Apple’s App Store is generally considered a much safer app marketplace than its contemporaries, but at least 76 popular iOS apps were recently found to be susceptible to data interception according to a report from a security expert.

The concerning findings come from, a service created by Sudo Security Group CEO Will Strafach. Using his service, which scans the binary code of an iOS application to produce a report of common security issue, Strafach was able to confirm a considerable number of heavily-downloaded apps were vulnerable to silent man-in-the-middle attacks.

The type of attacks the apps could fall victim to should be protected by Transport Layer Security, the protocol that secures communications between a client and a server. However, the apps fail to provide this security, and an attacker could inject an invalid TLS certificate into the communications to intercept user data.

“The truth of the matter is, this sort of attack can be conducted by any party within Wi-Fi range of your device while it is in use,” Strafach warns in a blog post on his findings. “This can be anywhere in public, or even within your home if an attacker can get within close range.”

He explained an attack could be carried out using custom hardware or a slightly modified smartphone, and compared the attack to that of a device that is able to skim data from credit cards.

The 76 apps found to be vulnerable to such attacks have amassed over 18 million total downloads from the App Store. While some are at a greater risk than others, users with any of the apps installed on their device will want to rethink hanging on to them.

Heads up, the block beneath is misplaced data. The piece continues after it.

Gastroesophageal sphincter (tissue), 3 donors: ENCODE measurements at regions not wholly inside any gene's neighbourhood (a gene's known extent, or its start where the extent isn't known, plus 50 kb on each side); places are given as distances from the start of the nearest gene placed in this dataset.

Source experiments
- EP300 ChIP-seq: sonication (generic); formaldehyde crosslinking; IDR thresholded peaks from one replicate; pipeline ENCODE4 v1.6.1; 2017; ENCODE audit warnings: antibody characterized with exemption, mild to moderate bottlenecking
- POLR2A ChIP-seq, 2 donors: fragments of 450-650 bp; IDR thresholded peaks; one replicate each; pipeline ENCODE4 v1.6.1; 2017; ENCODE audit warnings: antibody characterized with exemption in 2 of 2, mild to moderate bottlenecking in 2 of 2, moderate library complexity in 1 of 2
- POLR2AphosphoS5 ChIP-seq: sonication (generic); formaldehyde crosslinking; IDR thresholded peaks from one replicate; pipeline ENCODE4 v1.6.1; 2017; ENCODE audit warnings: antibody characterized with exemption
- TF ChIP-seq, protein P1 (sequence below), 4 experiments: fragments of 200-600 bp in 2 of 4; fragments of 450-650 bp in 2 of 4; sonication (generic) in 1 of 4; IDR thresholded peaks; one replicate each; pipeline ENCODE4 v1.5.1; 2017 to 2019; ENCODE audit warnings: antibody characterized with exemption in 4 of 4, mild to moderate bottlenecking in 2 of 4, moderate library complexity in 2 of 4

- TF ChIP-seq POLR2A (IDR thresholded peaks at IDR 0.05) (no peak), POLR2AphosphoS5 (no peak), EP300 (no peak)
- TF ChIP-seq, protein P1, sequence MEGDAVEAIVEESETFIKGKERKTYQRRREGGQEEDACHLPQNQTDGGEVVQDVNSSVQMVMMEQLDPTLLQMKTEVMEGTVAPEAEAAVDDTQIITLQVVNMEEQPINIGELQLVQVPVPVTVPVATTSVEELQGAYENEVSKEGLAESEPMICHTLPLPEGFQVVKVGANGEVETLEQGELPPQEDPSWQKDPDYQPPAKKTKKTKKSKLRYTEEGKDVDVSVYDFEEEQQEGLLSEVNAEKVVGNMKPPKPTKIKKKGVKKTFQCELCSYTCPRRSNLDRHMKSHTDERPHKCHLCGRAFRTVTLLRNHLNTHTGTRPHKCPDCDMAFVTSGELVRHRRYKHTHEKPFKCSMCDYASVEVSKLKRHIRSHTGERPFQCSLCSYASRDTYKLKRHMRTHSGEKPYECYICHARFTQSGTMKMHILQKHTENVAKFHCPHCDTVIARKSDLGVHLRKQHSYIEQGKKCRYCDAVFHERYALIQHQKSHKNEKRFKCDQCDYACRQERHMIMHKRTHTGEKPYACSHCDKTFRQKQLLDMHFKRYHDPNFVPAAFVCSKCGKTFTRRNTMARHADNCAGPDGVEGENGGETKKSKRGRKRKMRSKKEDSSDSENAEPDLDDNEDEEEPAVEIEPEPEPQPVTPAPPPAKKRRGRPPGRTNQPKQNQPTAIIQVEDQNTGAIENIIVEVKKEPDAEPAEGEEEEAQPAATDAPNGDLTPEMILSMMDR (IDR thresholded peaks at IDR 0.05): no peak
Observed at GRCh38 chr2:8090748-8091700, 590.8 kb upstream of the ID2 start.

Included in the list was ooVoo, a popular video chat service that leaves usernames and passwords vulnerable to interception. The issue has been present in the app since 2013 according to a report from Double Encore engineer Nick Arnott.

Other apps found to be at risk included the official app for Vice News, several third-party Snapchat apps, banking apps for banks based in Puerto Rico and Libya, and several popular and free virtual private network apps. The banking apps and VPNs are of particular concern as they should provide greater security and are more likely to carry sensitive information.

Strafach has yet to disclose the apps that are at a high risk, stating he wants to reach out to the developers first to fix the problem before exposing the vulnerabilities to those who may want to exploit them. However, he did note the apps include banks and medical providers.

Until the issue is fixed, Strafach advises users of these apps to only access them over a cellular network rather than on Wi-Fi, as it is more difficult to exploit the vulnerabilities via mobile network—though it is still possible.